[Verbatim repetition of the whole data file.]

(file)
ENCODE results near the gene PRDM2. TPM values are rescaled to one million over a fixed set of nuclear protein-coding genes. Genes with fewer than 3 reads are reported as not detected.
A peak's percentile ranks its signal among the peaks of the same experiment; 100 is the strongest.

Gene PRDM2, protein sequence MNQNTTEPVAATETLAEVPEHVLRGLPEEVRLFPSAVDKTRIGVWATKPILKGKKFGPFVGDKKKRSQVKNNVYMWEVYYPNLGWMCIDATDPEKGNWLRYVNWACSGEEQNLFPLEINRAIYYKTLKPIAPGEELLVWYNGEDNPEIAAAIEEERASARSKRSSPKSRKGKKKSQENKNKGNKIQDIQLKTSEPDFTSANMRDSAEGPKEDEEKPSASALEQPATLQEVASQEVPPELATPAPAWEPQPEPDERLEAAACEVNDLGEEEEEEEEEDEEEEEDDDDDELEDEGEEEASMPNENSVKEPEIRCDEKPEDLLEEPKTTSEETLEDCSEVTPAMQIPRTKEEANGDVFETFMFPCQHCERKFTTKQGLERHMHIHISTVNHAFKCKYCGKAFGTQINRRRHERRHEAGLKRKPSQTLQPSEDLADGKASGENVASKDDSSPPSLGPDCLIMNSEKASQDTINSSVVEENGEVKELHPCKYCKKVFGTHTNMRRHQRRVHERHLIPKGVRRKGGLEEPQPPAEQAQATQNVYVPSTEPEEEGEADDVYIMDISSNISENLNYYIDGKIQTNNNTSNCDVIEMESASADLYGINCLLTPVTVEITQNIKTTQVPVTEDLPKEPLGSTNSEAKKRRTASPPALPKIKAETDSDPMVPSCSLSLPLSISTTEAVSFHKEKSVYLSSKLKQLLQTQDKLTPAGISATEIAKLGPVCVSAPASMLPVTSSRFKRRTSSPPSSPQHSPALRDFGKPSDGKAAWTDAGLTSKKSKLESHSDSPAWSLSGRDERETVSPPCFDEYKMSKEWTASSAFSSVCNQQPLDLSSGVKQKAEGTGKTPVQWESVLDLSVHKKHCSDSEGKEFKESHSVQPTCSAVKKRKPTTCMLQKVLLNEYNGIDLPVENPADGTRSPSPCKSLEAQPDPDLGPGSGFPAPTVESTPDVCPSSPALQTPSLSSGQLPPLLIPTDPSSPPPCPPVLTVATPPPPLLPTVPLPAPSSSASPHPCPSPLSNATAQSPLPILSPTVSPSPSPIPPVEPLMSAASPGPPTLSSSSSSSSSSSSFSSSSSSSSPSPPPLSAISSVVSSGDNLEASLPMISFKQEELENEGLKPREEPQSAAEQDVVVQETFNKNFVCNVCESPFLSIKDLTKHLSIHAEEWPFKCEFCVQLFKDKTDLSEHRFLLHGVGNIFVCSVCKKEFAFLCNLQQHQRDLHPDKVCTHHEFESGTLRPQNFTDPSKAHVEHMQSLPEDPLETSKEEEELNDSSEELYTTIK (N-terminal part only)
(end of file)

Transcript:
ENCODE results near the gene PRDM2. TPM values are rescaled to one million over a fixed set of nuclear protein-coding genes. Genes with fewer than 3 reads are reported as not detected.
A peak's percentile ranks its signal among the peaks of the same experiment; 100 is the strongest.

Gene PRDM2, protein sequence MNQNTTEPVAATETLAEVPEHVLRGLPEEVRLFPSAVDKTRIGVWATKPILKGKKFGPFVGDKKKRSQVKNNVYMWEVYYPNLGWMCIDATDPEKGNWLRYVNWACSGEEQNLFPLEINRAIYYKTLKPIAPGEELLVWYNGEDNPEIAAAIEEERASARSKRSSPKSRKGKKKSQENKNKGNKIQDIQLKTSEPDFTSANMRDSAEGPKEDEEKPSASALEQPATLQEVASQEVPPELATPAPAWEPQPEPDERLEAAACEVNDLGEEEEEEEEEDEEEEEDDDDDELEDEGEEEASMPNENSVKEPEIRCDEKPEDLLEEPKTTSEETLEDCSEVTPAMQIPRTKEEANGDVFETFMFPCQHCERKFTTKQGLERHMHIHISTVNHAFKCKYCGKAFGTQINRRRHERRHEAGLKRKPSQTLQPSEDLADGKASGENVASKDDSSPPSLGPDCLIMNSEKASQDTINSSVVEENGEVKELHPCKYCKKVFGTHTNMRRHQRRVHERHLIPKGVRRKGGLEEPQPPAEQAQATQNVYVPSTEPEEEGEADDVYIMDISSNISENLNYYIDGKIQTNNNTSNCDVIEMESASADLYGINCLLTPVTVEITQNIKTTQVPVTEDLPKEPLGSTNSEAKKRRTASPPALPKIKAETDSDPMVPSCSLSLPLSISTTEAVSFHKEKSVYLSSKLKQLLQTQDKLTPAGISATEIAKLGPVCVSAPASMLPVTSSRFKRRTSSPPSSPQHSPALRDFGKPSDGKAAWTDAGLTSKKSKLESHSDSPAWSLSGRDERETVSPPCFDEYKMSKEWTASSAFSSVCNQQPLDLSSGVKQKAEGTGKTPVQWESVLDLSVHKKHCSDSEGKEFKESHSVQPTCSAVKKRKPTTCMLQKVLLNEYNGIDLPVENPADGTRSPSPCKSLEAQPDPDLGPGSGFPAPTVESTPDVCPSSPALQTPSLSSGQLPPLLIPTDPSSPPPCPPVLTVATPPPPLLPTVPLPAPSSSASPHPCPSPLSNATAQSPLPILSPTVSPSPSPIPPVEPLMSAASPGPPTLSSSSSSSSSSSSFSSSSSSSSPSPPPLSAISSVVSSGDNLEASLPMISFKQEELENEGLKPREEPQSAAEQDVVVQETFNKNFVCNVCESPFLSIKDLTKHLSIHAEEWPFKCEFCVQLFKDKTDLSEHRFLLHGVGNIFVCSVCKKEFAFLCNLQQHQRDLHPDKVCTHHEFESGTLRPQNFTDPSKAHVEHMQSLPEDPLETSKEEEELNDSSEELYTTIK (N-terminal part only)